After a TSA operating manual was published online, what is next? How does TSA recover and ensure that security will not be breached at America's airports?
The 93-page instruction manual was written for airport screeners, providing details on how screening is conducted and the limitations of X-ray machines. It was posted on a Web site for government contractors, with sensitive parts redacted -- but the redacted information was not properly protected, and the information was restored by people familiar with the computer program. The manual was dated May 2008, but the TSA said it was never implemented and has been revised six times, although it did not elaborate on the extent of the revisions. It said the report was removed as soon as it learned of the problem, but the full, unredacted version of the report appeared on at least one Web site Sunday and was distributed more widely Tuesday.
Chris Wacker, senior vice president for Laserfiche, told Security magazine that the person who released the document did not understand how to properly redact an electronic document. The TSA simply drew black rectangles over the sensitive areas. The PDF still contained the sensitive text in the text layer of the document. This means that anyone can simply select all in the document, copy and paste somewhere else to see all the text. It only requires basic computer literacy to circumvent the redaction, he said.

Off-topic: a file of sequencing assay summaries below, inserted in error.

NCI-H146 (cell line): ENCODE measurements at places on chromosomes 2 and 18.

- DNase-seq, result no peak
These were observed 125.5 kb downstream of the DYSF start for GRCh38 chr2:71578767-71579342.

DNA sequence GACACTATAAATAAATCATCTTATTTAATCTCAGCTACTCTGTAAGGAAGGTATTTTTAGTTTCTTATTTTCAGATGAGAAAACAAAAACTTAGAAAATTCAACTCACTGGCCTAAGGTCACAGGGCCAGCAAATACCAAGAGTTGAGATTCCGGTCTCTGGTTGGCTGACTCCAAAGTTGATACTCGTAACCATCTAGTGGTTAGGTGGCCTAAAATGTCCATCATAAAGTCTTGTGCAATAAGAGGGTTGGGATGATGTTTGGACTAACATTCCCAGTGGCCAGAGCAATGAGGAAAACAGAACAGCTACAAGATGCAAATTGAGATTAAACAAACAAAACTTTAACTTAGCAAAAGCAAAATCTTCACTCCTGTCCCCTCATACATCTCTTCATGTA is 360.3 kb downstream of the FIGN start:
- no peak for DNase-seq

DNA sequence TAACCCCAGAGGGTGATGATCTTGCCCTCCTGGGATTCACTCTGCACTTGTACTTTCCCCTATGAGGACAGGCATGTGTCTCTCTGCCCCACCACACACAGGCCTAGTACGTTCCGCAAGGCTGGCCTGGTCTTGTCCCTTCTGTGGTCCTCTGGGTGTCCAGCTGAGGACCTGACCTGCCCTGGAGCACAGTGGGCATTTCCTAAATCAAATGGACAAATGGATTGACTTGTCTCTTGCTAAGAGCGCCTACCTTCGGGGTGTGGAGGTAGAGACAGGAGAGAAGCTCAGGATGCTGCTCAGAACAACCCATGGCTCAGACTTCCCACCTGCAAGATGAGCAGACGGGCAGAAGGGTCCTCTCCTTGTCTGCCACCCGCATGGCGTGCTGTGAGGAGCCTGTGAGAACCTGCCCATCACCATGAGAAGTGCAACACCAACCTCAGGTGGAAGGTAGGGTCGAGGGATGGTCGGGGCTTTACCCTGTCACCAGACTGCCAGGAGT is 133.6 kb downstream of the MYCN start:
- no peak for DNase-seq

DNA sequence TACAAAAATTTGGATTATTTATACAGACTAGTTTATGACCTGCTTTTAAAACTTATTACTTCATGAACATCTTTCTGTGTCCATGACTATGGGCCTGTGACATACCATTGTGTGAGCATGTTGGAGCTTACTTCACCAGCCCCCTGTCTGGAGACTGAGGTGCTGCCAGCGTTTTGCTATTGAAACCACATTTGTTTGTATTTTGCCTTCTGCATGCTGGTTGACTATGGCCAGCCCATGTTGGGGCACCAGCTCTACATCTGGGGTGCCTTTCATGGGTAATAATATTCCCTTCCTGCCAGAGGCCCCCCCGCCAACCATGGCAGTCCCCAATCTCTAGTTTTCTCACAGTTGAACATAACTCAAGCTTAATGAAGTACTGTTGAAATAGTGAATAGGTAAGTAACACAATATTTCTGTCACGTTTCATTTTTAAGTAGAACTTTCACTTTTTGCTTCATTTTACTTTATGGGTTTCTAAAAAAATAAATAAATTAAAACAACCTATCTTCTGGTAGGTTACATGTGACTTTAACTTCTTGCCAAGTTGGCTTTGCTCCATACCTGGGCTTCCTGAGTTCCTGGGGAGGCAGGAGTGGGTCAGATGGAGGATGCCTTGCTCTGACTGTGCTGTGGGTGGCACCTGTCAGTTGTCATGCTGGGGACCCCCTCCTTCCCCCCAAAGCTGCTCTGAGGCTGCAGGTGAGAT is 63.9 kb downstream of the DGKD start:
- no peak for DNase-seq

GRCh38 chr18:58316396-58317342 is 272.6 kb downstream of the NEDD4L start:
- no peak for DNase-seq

If the TSA had been using a certified electronic document management solution, he suggested, this problem would have been much less likely to have happened. Redaction can be set up to automatically “burn in” the redaction whenever a document is exported. This means that it is not possible to circumvent the redaction, because the text is removed from the image and from the text layer. This lapse, he said, shows a profound lack of understanding of electronic documents at the TSA.
Yet, yesterday, TSA put five of its employees on administrative leave.
What's next for travelers and airport security? At a hearing on Wedesday, Homeland Security Secretary Janet Napolitano told a Senate Judiciary Committee that “the traveling public was not at risk.” The agency has instituted an internal review of the incident "to see what else needs to be done so that the incident never recurs," she said, and the Department of Homeland Security has asked its inspector general to conduct an independent review "to make sure that we are being rigorous and very disciplined on what is posted and what is not."